Moving on, we now have two new variants of the Multifort Chronometer¹ for 2020. Launched in early 2019, the Chronometer¹ was known for its COSC-certified Caliber 80. The movement boasts a silicon balance spring which not only aids in improving its magnetic resistance but also shock resistance. The 25-jeweled calibre beats at a rate of 3 Hz and has a power reserve of 80 hours while water resistance is quoted at 100 m. Internally, it’s the same watch as the one launched a year ago.
For 2020, Mido has decided to spruce up the collection with two new looks – a blue-dialed version that goes for RM5,060 and an anthracite-dialed variant with a rose gold PVD-treated bezel that’s priced at RM5,430. For those who aren’t too familiar with this model, the Multifort Chronometer¹ comes with a 42 mm case that has a lug width of 22 mm. A screwed-down crown, an exhibition caseback and a sapphire crystal with AR (anti-reflective) treatment on both sides are standard across the model range.
The Mido Baroncelli Heritage (ref. no M027.407.33.050.00)
I don’t know about you but Mido seems to be on a roll with their PVD-coated offerings. As I’m writing this, I’ve lost count of the times I’ve mentioned ‘PVD’ but if it works, then who am I to judge, right? In any case, this one’s quite interesting because I don’t think you’d ever relate PVD to a dress watch. That hasn’t stopped Mido from trying as they’ve introduced an all-black, PVD-coated version of the Baroncelli Heritage for 2020. This one’s priced at RM4,880.
As for its internals, the Caliber 80… does not make an appearance here. Instead, we get the 21-jeweled Caliber 1192 (based off the ETA 2892-A2) with 42 hours of reserve. The beat rate for this one higher than the Cal 80 at 4 Hz, though. Perhaps the most attractive part of the watch besides its textured, grained dial is its thickness. At only 7.25 mm, the Baroncelli Heritage will really slide under the cuff without a problem.
The 5-link stainless steel bracelet also gets the same PVD-coated treatment for that fully-blacked out look. Legibility isn’t a major issue though thanks to its contrasting, faceted dauphine hands in silver. The case itself measures in at a decent 39 mm with lug widths set at 20 mm. Meanwhile, water resistance is quoted at 30 m.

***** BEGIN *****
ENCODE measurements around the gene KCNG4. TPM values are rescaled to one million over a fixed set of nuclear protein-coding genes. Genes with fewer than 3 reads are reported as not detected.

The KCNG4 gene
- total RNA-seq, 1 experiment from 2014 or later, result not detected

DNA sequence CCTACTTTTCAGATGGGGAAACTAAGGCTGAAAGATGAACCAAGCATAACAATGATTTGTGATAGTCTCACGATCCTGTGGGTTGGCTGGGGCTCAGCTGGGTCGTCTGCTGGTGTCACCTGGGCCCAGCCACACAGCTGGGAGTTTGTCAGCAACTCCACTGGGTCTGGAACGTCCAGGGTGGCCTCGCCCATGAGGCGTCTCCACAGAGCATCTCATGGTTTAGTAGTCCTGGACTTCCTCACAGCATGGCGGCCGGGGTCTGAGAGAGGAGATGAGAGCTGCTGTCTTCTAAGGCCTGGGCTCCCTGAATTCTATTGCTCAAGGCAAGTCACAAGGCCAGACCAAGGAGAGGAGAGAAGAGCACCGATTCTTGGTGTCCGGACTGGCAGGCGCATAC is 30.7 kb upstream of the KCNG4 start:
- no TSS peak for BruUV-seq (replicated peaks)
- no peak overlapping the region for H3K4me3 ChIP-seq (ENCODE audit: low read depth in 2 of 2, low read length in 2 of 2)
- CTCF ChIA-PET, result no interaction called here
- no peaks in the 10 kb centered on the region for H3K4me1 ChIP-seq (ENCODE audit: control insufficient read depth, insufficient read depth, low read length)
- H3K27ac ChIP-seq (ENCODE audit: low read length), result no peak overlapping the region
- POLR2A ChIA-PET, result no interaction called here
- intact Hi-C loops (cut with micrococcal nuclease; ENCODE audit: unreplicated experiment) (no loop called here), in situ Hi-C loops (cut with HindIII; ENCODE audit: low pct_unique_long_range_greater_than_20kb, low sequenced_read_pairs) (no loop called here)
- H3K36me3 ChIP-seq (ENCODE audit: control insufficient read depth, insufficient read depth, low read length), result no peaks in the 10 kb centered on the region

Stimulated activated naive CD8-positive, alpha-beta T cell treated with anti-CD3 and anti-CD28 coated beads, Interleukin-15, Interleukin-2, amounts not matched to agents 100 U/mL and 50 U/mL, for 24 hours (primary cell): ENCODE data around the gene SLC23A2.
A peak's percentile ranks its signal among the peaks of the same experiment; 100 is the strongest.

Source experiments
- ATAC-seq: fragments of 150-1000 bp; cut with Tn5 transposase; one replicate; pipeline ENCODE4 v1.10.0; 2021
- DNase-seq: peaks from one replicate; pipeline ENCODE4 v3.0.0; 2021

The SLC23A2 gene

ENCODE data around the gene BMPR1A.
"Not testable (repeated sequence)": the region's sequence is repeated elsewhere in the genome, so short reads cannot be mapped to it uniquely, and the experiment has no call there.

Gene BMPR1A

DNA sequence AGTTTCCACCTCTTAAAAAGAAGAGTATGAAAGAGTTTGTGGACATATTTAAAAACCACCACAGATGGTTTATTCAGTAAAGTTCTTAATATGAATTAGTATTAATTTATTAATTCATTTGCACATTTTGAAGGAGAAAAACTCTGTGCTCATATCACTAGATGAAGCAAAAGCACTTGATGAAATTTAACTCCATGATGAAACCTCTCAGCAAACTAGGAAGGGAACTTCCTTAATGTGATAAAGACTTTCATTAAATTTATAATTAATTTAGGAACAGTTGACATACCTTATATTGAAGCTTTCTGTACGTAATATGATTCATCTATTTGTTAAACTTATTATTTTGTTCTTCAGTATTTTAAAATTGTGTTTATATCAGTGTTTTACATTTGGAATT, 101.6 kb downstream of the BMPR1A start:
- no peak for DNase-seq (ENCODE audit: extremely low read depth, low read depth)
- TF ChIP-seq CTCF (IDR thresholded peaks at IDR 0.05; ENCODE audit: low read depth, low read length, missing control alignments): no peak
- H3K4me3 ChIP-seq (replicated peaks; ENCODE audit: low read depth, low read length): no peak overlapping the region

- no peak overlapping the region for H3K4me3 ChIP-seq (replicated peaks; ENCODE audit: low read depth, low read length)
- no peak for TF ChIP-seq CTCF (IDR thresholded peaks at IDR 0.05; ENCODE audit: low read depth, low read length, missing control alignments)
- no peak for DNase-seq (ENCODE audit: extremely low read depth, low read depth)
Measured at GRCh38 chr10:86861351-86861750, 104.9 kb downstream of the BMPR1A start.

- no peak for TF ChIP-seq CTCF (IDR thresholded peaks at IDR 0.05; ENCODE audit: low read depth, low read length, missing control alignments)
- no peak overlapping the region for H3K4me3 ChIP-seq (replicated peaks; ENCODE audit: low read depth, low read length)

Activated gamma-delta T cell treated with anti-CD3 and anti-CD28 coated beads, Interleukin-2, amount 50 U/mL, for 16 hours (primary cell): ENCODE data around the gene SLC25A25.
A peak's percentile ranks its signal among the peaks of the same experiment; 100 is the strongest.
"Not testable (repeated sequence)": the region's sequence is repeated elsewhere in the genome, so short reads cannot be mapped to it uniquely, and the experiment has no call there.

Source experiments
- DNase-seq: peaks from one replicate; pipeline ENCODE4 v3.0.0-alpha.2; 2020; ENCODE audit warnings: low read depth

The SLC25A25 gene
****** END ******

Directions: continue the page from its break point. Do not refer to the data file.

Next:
The Baroncelli Big Date Limited Edition (ref. no M027.426.36.043.00)
The other 2020 addition to the gent’s Baroncelli line-up is a limited edition Big Date model. Limited to 2,020 pieces (I see what you did there, Mido), the Big Date is priced at RM4,450. Where it differs from its non-limited siblings lies mainly in the aesthetics department. Aside from that deep blue sun ray dial, the LE also replaces the baton hour markers with applied Roman numerals. I particularly like the ‘Limited Edition’ script running across the bottom half of the dial. I think it’s hilariously obvious and depending on where you stand on the humor scale, could be downright vulgar or amusing.
A blue leather strap with a rose gold PVD-treated clasp further sets it apart from the rest of the range. Within its 40 mm rose gold PVD-treated case beats a modified Caliber 80. The modifications are, obviously, related to the inclusion of the big date display at 6 o’clock. Tech specs include a power reserve of 80 hours, a lug width of 20 mm, water resistance of up to 30 m and sapphire crystal with double-sided AR treatment.
The Mido Baroncelli Lady Day (ref. no M039.207.11.106.00)
Last but not least, we arrive at Mido’s 2020 offerings for the fairer sex. A total of 4 new variants are introduced in the Baroncelli women’s line-up but we only managed to snag a personal viewing of the Baroncelli Lady Day with a blue-tinted mother of pearl dial. This variant is paired with a five-link stainless bracelet but there’s another with a black leather strap and a rose gold case. I personally prefer this look, mind you.
The stainless steel case measures just 33 mm with 16 mm lugs and stands at 9.89 mm high. Mido has included a double-sided AR sapphire crystal and an exhibition caseback while the case is water resistant to a max depth of 50 m. Within it beats the Caliber 80, a 25-jeweled movement beating at 3 Hz that has a power reserve of 80 hours. As impressive as that calibre is, the main attraction here is the dial.
As mentioned, a blue-tinted mother of pearl dial takes centre stage and is encircled by 3 diamonds set at the 12, 3 and 9 o’clock position as hour markers. Each diamond weighs 0.051 carats. The date window is now at the 6 o’clock position for improved symmetry. As for the other hour markers, they’re made up of applied indices. The price? A cool RM3,790.
“Phew! That was quite a list!”
And remember what I mentioned earlier on? We’re not quite done yet. While I was fortunate enough to get my hands on more of Mido’s 2020 releases, it’s only fair to respect their product timeline and not reveal their entire arsenal just yet. Watch this space over the next few months to see what else they have in store for you…
Hint, one of them is a reissue and it’s REALLY colourful.